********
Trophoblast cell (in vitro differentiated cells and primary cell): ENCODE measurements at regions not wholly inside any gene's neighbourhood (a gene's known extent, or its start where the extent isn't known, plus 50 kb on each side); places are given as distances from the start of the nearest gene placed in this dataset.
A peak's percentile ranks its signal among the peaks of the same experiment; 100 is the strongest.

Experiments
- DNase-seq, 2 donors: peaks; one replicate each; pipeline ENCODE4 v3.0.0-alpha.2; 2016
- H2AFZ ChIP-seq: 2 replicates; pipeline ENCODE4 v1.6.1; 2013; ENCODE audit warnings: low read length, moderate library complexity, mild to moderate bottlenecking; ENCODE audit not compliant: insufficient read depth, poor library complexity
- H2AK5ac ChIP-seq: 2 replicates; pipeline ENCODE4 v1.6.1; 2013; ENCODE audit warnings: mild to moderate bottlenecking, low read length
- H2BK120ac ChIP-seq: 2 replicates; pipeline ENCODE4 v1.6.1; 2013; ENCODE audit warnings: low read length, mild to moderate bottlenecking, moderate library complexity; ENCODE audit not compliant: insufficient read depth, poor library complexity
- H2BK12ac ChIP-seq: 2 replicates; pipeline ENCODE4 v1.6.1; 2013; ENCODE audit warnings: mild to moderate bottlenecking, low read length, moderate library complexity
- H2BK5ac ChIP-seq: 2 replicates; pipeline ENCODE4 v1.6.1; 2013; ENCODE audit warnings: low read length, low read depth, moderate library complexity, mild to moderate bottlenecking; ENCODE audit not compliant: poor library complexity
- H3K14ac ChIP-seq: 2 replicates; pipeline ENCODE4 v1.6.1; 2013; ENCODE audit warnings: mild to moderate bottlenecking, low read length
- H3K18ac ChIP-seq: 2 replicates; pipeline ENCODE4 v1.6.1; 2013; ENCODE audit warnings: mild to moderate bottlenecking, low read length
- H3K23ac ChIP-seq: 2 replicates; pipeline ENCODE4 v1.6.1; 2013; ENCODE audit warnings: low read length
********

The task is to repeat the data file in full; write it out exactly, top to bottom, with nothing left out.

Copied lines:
Trophoblast cell (in vitro differentiated cells and primary cell): ENCODE measurements at regions not wholly inside any gene's neighbourhood (a gene's known extent, or its start where the extent isn't known, plus 50 kb on each side); places are given as distances from the start of the nearest gene placed in this dataset.
A peak's percentile ranks its signal among the peaks of the same experiment; 100 is the strongest.

Experiments
- DNase-seq, 2 donors: peaks; one replicate each; pipeline ENCODE4 v3.0.0-alpha.2; 2016
- H2AFZ ChIP-seq: 2 replicates; pipeline ENCODE4 v1.6.1; 2013; ENCODE audit warnings: low read length, moderate library complexity, mild to moderate bottlenecking; ENCODE audit not compliant: insufficient read depth, poor library complexity
- H2AK5ac ChIP-seq: 2 replicates; pipeline ENCODE4 v1.6.1; 2013; ENCODE audit warnings: mild to moderate bottlenecking, low read length
- H2BK120ac ChIP-seq: 2 replicates; pipeline ENCODE4 v1.6.1; 2013; ENCODE audit warnings: low read length, mild to moderate bottlenecking, moderate library complexity; ENCODE audit not compliant: insufficient read depth, poor library complexity
- H2BK12ac ChIP-seq: 2 replicates; pipeline ENCODE4 v1.6.1; 2013; ENCODE audit warnings: mild to moderate bottlenecking, low read length, moderate library complexity
- H2BK5ac ChIP-seq: 2 replicates; pipeline ENCODE4 v1.6.1; 2013; ENCODE audit warnings: low read length, low read depth, moderate library complexity, mild to moderate bottlenecking; ENCODE audit not compliant: poor library complexity
- H3K14ac ChIP-seq: 2 replicates; pipeline ENCODE4 v1.6.1; 2013; ENCODE audit warnings: mild to moderate bottlenecking, low read length
- H3K18ac ChIP-seq: 2 replicates; pipeline ENCODE4 v1.6.1; 2013; ENCODE audit warnings: mild to moderate bottlenecking, low read length
- H3K23ac ChIP-seq: 2 replicates; pipeline ENCODE4 v1.6.1; 2013; ENCODE audit warnings: low read length